China is further pursuing the opening of its financial markets. In its latest move to further open up in the Greater Bay Area and promote economic integration in the region, China has announced one of the most highly anticipated connectivity schemes, Wealth Management Connect.
After financial authorities in mainland China, Hong Kong, and Macao signed a memorandum of understanding for Wealth Management Connect in early February 2021, the scheme is in its final stages now. It will open the doors for both, Hong Kong and Macau residents to buy mainland investment products sold by financial institutions in the Greater Bay Area, and also vice versa.
Through this two-way wealth connect program, cross-boundary wealth management products will be sold through online platforms and mobile apps. It is the fourth cross-border investment channel between Hong Kong and mainland China since 2014.
China’s wealth expansion push
China was known for retaining strict capital controls to keep most of its vast household wealth and savings within its borders, restricting significant investment outflows. But the world’s second-biggest economy has been gradually opening up it financial markets in recent decades.
Thus, linking the Greater Bay Area with its technology center Shenzhen and the manufacturing and transport clout of Guangzhou with the finance hub of Hong Kong could be beneficial for China.
The Wealth Management Connect can be appealing for China’s rich, as per experts. “Many mainland China investors are under-served by the wealth management industry,” Daniel Chan, head of Greater Bay Area at HSBC told S&P Market Intelligence.
He added that there are more than 450,000 high net worth households with more than $0.9 m in investable assets across Guangdong province, Hong Kong and Macau. However, fewer than 20% of retail investors in the Greater Bay Area own cross-border wealth products.
According to a recent Boston Consulting Group report, China will overtake the US as the country with the largest concentration of ultra-high net worth individuals by the end of the decade.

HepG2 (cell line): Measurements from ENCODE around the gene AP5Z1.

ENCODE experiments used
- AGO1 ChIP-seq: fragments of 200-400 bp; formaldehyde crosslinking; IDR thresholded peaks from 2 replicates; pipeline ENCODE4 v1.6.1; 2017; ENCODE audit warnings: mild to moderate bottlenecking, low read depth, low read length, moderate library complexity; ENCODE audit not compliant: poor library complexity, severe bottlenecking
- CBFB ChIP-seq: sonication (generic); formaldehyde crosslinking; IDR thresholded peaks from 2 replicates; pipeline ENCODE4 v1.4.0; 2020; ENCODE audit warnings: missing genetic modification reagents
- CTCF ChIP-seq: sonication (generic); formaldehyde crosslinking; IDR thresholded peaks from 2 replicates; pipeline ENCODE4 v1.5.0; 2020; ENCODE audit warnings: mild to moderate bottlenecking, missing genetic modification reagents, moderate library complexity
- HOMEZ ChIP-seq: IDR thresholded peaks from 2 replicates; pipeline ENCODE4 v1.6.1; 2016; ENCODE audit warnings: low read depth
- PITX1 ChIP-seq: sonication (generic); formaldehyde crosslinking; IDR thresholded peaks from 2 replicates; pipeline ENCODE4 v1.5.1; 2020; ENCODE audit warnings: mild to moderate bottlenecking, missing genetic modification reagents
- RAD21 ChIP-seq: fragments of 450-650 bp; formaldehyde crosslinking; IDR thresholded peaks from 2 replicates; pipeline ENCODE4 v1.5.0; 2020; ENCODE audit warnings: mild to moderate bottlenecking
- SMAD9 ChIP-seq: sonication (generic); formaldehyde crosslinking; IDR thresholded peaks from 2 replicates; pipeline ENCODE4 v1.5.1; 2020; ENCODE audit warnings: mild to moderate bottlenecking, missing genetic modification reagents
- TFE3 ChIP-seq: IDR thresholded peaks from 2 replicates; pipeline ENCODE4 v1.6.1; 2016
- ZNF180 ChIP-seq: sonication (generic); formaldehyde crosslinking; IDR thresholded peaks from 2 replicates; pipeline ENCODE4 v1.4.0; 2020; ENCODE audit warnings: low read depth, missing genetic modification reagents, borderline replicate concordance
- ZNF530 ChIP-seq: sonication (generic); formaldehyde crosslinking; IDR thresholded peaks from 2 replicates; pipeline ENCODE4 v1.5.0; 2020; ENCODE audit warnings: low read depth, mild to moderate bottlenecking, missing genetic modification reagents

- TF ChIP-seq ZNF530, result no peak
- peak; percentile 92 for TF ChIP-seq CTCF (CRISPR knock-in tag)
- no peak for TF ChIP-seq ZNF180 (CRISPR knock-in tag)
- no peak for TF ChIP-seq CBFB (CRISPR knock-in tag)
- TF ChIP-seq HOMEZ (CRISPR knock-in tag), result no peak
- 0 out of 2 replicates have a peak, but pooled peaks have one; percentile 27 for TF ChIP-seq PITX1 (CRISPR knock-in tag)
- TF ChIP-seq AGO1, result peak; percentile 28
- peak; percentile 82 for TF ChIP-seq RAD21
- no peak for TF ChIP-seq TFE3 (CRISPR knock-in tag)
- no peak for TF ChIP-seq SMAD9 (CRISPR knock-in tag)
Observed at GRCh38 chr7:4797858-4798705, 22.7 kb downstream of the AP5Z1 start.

The Global Wealth Report of 2021 by the management consulting firm further added that if investable wealth in China keeps rising at the current rate of 13% per annum, the country will have around $10.4 tn in ‘ultra-assets’ by 2029, more than anywhere else in the world.
For Hong Kong, the introduction of the wealth connect scheme could attract high-net-worth investors from mainland China. According to a survey conducted by HSBC and Nielsen, over 80% of mainland investors in the Greater Bay area plan to invest in Hong Kong through Wealth Management Connect.
“Fundamentally, the growing wealth of Chinese investors is fueling a huge demand for wealth management products and services. Not to mention demand for diversification is strong due to lower risk-adjusted yields of onshore assets. Opportunities for Hong Kong banks have been largely bounded by the size of the local market which has long developed,” Nathan Chow, Economist & Strategist at DBS said.
Banks prepare for wealth connect
Integrating the $1.7 tn Greater Bay area economy, the cross-border investment scheme between the financial hubs has caught the eye of international banks, who are planning to add more wealth managers in Asia to capture this growth. To join Wealth Management Connect, banks will need to have branches on both sides of the border, or partner with another bank.
The two-way investment scheme could yield almost $500m a year in fees for banks, according to Bloomberg Intelligence estimates. Standard Chartered, HSBC, Bank of East Asia and DBS are among lenders preparing to form partnerships with other banks to tap Greater Bay Area opportunities. Some of them have even ramped up hiring to have branches on both sides of the border to join the wealth link.
HSBC said it would spend $3.5bn over five years to develop its wealth and personal banking operations in Asia. Meanwhile, Standard Chartered is reportedly hiring or promoting 3,000 managers for its Asia wealth business over five years. Citibank has also laid out similar plans for the next five years to double wealth management staff numbers.
Major lenders in Hong Kong are also gearing up for the program to sell mutual funds and other offshore investment products to qualified residents in nine mainland cities. Amongst others, the Hongkong and Shanghai Banking Corp., Hang Seng Bank, as well as The Bank of East Asia told S&P Global Market Intelligence they are hiring more wealth managers.
As per Bloomberg Intelligence analyst Francis Chan, China’s four biggest banks including Industrial & Commercial Bank of China, along with HSBC and its Hong Kong unit Hang Seng Bank could benefit the most from Wealth Management Connect, given their extensive branch networks in the area.